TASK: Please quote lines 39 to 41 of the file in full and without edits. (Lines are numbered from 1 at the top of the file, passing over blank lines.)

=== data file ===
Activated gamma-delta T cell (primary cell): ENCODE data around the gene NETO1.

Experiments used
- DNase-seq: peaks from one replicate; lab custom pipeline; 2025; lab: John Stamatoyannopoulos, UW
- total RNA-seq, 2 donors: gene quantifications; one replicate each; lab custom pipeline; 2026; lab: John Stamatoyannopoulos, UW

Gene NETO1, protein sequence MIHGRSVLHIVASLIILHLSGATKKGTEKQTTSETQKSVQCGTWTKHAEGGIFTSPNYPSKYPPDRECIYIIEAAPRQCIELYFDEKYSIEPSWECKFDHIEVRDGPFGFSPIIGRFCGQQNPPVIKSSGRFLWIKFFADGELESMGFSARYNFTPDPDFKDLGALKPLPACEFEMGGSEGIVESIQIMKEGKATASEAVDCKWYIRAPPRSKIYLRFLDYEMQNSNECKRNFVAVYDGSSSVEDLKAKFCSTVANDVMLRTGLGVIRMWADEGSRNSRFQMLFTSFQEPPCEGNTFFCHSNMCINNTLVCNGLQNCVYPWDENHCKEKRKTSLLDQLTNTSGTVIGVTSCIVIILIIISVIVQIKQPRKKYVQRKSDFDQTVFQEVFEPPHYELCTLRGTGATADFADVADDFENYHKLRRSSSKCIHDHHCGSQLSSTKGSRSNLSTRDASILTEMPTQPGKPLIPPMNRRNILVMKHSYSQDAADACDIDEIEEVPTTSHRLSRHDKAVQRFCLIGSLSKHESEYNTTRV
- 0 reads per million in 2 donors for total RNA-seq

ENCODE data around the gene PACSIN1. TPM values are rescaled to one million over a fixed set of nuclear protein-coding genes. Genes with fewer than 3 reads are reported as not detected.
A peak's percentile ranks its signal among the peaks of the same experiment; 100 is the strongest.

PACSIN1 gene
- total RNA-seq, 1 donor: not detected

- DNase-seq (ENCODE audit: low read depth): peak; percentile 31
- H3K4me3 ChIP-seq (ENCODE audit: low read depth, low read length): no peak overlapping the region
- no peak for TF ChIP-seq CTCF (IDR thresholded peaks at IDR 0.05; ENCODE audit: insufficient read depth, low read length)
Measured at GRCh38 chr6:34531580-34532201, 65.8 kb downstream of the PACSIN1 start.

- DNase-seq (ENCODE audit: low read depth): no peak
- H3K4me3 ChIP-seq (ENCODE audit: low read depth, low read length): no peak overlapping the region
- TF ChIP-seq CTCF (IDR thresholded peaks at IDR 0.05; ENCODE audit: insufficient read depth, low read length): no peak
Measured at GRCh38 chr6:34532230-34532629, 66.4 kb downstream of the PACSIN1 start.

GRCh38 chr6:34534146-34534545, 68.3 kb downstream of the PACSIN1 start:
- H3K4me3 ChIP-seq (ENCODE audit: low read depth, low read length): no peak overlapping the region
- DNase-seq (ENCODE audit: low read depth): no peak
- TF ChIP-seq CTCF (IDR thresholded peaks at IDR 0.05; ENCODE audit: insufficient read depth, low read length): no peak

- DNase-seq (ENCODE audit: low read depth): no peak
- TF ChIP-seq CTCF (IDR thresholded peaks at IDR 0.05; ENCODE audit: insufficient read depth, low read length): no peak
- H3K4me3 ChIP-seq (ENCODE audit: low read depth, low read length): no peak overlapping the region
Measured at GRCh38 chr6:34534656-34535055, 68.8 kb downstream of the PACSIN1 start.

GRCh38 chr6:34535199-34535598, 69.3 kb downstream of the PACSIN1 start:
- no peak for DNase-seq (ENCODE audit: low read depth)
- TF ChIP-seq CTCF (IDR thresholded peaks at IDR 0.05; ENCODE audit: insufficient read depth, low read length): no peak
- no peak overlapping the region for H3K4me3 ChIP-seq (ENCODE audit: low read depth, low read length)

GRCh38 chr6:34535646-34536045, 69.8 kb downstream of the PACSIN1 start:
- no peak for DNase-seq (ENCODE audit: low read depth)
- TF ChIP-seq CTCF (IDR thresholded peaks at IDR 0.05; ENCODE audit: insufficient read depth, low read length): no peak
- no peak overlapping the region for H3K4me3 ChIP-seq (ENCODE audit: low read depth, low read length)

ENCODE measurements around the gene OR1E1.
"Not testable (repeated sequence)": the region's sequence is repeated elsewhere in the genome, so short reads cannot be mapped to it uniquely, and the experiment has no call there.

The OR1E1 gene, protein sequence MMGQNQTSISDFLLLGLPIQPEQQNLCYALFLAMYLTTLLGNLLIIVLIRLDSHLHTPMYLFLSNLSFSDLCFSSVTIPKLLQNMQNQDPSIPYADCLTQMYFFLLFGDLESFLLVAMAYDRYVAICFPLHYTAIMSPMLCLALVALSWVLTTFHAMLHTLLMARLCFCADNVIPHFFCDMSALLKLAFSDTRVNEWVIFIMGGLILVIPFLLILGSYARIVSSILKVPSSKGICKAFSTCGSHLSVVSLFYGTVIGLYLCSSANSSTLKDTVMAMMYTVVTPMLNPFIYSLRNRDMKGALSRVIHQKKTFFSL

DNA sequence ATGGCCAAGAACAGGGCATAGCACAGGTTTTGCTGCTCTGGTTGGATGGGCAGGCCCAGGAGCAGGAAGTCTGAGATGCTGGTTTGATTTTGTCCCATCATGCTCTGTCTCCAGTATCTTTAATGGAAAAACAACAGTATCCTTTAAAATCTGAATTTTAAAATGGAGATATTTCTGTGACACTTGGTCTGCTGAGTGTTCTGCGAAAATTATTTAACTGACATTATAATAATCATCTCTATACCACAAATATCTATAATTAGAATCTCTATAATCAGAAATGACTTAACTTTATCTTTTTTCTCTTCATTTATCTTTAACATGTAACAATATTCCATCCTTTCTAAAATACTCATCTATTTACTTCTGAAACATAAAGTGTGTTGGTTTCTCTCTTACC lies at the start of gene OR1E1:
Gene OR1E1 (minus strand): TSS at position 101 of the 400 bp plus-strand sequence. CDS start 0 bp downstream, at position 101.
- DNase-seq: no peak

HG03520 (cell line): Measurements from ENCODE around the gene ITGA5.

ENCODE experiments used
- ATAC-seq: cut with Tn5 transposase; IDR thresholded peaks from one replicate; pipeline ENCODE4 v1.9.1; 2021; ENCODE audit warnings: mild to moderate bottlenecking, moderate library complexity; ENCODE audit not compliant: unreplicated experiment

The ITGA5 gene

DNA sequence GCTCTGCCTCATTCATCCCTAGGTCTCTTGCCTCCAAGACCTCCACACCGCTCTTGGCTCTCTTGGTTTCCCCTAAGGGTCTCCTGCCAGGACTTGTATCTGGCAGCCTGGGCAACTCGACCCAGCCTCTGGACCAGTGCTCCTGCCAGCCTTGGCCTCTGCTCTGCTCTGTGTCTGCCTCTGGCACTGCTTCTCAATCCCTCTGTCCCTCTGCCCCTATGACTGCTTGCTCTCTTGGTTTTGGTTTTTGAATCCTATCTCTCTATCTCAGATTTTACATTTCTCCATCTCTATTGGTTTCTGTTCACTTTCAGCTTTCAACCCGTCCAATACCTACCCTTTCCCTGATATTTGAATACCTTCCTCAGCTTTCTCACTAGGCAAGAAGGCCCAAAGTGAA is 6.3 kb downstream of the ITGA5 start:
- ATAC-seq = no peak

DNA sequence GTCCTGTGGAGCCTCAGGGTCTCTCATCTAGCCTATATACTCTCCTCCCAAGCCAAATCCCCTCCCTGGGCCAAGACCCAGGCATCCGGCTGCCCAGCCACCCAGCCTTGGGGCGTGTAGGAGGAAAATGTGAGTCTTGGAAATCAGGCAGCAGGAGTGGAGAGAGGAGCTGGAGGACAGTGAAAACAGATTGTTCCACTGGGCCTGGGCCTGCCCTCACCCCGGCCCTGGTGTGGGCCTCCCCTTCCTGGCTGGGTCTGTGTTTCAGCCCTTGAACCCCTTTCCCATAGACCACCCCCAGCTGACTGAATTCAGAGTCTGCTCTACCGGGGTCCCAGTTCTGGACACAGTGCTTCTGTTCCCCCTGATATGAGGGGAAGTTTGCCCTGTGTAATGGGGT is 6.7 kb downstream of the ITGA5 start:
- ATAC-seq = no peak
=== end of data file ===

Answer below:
Gene OR1E1 (minus strand): TSS at position 101 of the 400 bp plus-strand sequence. CDS start 0 bp downstream, at position 101.
- DNase-seq: no peak

HG03520 (cell line): Measurements from ENCODE around the gene ITGA5.